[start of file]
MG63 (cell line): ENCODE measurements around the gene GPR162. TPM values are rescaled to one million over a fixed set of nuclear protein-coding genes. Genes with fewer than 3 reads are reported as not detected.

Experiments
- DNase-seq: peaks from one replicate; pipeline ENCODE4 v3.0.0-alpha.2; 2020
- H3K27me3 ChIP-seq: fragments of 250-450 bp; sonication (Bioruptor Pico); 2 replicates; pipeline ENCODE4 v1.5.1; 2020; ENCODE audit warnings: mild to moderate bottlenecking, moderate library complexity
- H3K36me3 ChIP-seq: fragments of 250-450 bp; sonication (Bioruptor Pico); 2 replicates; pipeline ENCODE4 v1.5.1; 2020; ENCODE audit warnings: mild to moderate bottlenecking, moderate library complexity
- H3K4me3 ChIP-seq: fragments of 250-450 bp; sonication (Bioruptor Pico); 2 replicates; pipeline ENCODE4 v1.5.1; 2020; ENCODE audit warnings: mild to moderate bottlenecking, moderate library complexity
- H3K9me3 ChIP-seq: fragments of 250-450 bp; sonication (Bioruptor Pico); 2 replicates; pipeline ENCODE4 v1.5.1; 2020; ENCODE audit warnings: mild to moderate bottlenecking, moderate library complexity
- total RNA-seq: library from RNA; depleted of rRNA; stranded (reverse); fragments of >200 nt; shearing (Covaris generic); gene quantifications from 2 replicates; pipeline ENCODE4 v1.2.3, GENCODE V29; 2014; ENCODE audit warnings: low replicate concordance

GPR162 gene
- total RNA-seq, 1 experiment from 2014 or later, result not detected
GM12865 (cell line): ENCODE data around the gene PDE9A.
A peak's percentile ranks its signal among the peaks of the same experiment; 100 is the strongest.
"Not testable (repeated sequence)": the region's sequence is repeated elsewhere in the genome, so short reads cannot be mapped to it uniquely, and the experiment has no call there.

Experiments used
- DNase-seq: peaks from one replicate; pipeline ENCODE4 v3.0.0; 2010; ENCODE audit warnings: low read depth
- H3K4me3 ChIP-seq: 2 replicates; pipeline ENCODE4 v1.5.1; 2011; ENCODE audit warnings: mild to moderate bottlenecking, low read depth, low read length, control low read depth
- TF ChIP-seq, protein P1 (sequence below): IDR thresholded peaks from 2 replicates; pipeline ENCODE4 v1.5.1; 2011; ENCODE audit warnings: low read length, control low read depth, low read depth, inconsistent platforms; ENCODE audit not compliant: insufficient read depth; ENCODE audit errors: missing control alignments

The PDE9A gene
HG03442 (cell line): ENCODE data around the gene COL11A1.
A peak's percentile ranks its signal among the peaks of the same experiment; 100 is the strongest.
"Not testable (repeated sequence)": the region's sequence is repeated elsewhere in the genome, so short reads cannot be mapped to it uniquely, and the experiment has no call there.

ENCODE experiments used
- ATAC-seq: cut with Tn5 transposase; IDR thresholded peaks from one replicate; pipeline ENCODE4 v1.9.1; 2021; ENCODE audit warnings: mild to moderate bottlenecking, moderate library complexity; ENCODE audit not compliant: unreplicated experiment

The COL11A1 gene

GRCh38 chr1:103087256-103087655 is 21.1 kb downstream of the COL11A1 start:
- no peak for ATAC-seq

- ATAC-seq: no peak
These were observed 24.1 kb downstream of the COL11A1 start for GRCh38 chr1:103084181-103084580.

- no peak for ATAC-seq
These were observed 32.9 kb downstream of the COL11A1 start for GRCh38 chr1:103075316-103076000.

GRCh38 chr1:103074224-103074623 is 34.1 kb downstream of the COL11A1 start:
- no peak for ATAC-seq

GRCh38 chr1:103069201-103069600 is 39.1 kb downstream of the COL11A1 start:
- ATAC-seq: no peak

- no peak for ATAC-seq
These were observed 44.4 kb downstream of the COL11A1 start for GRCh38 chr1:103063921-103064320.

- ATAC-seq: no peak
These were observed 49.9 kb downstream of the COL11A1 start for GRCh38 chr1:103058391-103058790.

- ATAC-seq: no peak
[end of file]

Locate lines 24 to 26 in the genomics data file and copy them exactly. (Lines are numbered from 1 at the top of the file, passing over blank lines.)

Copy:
The COL11A1 gene

GRCh38 chr1:103087256-103087655 is 21.1 kb downstream of the COL11A1 start:
- no peak for ATAC-seq